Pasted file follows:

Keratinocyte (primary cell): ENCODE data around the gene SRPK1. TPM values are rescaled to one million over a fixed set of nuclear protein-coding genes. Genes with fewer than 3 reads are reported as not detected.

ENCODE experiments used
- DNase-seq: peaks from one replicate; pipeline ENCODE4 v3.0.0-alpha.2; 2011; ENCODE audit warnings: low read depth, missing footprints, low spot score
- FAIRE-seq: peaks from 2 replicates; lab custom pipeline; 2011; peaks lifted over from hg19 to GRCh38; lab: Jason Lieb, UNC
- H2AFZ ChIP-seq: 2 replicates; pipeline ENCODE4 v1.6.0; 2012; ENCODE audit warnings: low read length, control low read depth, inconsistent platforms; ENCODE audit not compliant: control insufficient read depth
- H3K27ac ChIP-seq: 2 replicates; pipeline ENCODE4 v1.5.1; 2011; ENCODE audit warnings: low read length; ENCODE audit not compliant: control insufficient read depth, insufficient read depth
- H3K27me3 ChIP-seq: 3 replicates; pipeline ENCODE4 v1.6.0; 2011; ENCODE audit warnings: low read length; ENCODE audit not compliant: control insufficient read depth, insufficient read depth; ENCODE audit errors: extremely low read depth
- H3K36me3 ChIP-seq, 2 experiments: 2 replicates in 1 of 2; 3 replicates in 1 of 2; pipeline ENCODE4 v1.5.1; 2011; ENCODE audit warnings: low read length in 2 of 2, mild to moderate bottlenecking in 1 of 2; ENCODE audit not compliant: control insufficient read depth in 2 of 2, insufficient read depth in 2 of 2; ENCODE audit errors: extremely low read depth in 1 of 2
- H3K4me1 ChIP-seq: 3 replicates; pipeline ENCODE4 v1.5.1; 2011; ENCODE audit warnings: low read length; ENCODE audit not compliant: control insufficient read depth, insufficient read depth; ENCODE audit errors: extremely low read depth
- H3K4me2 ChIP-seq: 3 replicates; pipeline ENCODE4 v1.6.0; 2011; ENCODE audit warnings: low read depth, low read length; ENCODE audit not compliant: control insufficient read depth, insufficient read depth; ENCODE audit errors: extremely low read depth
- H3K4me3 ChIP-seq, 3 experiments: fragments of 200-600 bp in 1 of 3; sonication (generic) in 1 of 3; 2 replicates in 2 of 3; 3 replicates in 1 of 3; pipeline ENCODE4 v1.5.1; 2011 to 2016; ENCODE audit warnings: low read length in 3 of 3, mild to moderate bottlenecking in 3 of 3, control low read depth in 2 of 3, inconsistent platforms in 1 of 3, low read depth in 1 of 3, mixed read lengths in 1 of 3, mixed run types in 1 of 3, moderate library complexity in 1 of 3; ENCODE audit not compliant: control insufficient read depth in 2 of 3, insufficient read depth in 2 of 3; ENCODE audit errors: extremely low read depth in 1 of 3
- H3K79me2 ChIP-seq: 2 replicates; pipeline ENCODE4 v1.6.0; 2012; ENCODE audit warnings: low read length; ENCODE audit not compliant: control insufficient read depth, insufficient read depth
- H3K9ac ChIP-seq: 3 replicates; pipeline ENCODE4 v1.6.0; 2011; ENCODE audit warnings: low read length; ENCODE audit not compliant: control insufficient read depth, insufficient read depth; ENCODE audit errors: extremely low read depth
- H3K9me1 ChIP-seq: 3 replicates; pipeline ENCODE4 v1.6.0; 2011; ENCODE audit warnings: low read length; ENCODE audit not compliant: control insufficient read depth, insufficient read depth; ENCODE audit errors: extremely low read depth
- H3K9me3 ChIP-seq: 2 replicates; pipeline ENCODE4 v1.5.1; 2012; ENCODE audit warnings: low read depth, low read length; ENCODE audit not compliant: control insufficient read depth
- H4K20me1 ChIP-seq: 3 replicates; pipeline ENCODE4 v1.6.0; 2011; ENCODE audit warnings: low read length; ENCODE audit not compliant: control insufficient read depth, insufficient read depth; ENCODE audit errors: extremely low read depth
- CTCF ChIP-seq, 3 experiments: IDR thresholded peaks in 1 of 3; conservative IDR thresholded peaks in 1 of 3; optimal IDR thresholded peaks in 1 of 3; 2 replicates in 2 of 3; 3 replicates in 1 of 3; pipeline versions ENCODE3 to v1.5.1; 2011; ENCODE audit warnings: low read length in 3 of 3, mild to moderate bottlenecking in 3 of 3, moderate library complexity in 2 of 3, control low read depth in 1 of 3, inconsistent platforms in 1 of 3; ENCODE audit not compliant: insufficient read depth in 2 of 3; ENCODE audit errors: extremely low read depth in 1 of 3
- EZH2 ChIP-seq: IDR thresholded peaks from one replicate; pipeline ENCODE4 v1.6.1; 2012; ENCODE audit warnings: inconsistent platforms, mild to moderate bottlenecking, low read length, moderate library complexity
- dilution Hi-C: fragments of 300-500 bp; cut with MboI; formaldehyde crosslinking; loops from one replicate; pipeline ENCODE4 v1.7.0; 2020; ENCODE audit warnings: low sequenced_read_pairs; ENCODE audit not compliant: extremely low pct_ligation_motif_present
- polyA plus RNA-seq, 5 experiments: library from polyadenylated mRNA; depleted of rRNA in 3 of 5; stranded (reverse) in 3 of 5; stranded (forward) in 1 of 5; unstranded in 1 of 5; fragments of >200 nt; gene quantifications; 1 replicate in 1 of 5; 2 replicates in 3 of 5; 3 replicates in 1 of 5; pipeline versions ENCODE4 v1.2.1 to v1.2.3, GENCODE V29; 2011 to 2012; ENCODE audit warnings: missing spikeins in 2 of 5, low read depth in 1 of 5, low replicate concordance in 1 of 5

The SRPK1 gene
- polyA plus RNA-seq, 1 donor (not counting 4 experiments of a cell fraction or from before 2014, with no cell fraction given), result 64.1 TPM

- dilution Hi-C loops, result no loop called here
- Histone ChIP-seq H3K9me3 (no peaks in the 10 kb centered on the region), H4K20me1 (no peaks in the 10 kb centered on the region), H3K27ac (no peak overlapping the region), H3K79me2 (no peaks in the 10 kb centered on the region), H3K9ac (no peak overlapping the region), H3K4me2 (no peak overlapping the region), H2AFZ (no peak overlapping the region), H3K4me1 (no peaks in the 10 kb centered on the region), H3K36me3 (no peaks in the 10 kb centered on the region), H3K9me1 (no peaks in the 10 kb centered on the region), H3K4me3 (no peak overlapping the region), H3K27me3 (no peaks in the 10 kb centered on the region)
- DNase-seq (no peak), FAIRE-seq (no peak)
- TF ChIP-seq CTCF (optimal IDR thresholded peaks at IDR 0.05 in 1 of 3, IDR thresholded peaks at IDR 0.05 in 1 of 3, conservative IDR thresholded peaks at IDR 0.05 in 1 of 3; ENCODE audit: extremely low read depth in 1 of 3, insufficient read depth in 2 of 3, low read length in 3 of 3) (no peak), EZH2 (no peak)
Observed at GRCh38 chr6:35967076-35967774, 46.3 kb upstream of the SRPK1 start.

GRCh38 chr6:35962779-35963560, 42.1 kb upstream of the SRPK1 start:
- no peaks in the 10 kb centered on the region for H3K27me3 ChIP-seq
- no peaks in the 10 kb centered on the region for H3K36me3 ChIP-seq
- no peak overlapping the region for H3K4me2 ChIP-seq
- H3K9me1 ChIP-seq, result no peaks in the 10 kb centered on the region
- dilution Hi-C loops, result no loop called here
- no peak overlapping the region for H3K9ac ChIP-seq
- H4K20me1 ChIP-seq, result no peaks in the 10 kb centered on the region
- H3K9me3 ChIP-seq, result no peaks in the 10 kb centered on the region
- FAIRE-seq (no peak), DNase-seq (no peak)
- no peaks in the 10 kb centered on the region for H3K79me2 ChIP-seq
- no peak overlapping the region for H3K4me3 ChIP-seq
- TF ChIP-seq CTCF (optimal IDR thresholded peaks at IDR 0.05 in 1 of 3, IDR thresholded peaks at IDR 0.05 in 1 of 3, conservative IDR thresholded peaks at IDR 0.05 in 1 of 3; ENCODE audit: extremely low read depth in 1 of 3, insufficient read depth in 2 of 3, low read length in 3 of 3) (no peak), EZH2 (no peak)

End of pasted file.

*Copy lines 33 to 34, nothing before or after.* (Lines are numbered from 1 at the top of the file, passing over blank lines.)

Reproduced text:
- dilution Hi-C loops, result no loop called here
- no peak overlapping the region for H3K9ac ChIP-seq